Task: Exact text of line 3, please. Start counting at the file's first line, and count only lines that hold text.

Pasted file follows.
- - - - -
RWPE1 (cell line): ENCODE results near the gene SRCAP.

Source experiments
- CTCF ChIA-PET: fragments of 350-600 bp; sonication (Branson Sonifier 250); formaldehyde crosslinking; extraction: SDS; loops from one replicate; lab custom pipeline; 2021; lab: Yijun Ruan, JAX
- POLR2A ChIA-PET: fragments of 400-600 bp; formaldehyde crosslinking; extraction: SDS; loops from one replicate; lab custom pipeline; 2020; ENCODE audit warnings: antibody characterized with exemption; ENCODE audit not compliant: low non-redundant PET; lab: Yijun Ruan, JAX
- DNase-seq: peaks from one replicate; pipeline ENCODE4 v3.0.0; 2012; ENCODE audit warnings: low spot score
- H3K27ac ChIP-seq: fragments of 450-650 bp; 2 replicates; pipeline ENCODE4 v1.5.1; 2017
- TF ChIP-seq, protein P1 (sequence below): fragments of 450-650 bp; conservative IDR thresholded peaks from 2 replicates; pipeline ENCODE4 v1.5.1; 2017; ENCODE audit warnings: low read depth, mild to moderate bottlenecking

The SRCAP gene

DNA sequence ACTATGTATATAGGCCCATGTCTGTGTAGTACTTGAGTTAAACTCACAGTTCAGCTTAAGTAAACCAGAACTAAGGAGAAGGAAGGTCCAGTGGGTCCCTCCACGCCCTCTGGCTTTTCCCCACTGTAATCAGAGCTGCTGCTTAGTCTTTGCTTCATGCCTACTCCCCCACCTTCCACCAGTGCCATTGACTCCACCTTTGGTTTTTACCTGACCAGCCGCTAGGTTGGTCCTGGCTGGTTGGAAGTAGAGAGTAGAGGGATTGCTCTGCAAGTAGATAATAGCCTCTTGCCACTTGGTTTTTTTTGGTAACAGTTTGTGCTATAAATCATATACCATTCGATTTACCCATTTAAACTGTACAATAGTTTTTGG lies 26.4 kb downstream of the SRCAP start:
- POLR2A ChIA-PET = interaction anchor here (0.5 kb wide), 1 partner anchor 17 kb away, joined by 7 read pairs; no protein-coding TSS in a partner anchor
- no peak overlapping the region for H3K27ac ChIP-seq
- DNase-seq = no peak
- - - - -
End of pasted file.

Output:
- CTCF ChIA-PET: fragments of 350-600 bp; sonication (Branson Sonifier 250); formaldehyde crosslinking; extraction: SDS; loops from one replicate; lab custom pipeline; 2021; lab: Yijun Ruan, JAX